Monday, 29 July 2013


Just a taste of a couple silkscreens...

Silkscreen, Stipple

Silkscreen, vintage photography

Relief and Collagraph Printing

When printing my woodblock carvings, I don't use printmaking presses, rather, I use my hands and different pressures to achieve lighter and darker impressions. 

Image carved into wood and printed by hand. 

This plate for this image is made up of rice, fabric scraps, and string glued to a masonite board.

Intaglio, Otherwise Known as Etching

Photo etching of my grandmother Elizabeth (far left), her sister Barbara, and their mother Virginia. Chine colle technique used to apply handmade paper to the bottom of the print.

Stipple technique on a copper plate. I made this by repeatedly poking a steel stipple tool into copper.

Scratched into plexiglass with a printmaking needle.

Same as above with a different inking and wiping technique.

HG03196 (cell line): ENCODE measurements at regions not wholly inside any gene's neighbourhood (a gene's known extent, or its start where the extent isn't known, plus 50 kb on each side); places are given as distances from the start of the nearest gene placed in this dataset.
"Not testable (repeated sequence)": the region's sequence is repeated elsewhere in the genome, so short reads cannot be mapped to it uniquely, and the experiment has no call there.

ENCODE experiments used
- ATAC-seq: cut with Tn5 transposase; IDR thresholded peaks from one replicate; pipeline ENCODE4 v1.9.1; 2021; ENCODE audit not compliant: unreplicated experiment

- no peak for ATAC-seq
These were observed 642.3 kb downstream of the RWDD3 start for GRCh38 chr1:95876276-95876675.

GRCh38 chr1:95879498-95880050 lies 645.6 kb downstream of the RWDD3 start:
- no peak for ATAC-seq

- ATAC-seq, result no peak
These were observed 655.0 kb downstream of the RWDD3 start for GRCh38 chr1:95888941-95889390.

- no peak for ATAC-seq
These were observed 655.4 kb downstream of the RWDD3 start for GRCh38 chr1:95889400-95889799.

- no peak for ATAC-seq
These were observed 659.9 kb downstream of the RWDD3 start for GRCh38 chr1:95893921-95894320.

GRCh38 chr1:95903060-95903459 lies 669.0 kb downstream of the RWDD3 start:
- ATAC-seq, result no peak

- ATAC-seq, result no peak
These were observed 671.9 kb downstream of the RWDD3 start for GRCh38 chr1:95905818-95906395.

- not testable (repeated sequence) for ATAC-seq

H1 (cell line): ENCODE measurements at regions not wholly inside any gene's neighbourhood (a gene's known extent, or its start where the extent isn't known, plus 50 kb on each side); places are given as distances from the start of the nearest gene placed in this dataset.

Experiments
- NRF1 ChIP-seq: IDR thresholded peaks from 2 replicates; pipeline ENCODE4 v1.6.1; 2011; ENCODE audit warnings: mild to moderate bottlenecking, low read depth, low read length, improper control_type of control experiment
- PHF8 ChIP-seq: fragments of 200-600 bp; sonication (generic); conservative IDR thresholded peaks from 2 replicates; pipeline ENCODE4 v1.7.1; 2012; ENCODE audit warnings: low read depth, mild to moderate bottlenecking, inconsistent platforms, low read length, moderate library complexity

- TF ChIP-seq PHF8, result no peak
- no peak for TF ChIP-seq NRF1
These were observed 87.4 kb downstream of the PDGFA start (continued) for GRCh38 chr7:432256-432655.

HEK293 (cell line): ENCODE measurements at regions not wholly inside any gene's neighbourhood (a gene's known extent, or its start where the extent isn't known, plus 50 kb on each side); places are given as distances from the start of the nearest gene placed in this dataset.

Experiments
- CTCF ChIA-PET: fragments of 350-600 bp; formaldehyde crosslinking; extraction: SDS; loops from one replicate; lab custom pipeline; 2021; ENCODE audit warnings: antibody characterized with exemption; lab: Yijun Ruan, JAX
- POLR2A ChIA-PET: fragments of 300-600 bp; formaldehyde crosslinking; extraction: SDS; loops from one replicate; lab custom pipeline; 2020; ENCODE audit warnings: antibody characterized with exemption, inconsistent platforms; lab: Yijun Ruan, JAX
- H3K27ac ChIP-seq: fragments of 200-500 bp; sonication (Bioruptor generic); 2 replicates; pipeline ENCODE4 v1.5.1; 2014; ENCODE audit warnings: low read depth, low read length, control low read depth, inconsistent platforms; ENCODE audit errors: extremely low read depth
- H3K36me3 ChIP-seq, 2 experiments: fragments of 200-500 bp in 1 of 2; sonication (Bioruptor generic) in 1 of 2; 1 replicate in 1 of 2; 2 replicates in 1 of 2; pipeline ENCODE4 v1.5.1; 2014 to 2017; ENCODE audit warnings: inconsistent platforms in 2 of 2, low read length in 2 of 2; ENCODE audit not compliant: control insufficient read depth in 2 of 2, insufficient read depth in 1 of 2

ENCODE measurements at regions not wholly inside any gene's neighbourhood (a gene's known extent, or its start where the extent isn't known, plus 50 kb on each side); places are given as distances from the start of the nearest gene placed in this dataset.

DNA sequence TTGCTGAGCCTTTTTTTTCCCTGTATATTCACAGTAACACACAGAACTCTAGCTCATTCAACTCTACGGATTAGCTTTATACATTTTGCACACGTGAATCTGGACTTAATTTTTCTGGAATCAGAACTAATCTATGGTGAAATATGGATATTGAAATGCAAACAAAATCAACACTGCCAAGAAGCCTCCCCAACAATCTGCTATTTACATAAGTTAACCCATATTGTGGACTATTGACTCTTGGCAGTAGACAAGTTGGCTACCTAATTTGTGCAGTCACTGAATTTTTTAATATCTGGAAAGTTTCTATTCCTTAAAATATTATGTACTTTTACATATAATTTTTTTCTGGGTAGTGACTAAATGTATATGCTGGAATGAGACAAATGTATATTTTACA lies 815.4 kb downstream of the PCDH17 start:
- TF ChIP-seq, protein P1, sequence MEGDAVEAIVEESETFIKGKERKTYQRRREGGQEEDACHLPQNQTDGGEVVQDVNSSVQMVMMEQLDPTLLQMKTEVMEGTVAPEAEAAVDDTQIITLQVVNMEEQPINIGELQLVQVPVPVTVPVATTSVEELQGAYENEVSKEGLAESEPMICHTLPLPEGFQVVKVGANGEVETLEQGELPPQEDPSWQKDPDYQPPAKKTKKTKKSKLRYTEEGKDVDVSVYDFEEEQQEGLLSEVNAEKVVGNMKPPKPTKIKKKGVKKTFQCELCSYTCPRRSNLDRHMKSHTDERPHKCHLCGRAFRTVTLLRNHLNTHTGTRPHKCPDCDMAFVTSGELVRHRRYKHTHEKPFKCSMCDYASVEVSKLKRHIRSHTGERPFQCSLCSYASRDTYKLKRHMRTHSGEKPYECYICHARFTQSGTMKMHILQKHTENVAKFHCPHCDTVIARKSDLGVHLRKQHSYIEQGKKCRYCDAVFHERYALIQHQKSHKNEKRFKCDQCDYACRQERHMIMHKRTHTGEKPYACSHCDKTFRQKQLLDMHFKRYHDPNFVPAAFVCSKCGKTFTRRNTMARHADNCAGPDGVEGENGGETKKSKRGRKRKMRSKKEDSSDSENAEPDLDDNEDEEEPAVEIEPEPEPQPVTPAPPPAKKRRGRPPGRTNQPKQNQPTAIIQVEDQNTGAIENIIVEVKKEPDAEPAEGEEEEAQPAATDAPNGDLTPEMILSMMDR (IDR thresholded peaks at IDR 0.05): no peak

Deep bite acid etch into copper.

Soft ground impression of a lufa. Yup...a lufa sponge

Thursday, 18 July 2013


Lithography is perhaps the most error prone, time consuming, and frustrating way to make multiples of your drawings. However, once you get past the first couple months of struggling, it can become the most rewarding printmaking technique. For me, when I am in the process of printing lithography, I tune into the rolling, the inking, the counting, the printing, and it becomes quite relaxing and satisfying. 

I drew this with a grease crayon onto stone, and after taking it through various etching stages, I printed it while using a chine colle technique.

 For the more loose and washy drawings such as this one, I first apply xerox toner powder to a ball grained aluminum plate and draw into it with my fingers to create images. 


 More drawings on stone with grease crayons and pencils.

Wednesday, 17 July 2013

Heavy Metal Bambi

In my first year attending the Alberta College of Art and Design, my sculpture partner and I made a life size deer out of steel, foam, and close to 20,000 empty bullet casings.

In the process:


When I see odd bits of hardware like shower curtain hooks or door knobs, I usually immediately think of making scrolls:

IKEA map closed.

I found this glass door handle at an antique store and knew it had to be a scroll!

I made the paper with flax fiber and bound it with a leather cover.

Here is my grad thesis paper. I actually made two of these; one for ACAD's archives and one for myself because I was too sad letting it go.

Map of IKEA done in collagraph printing.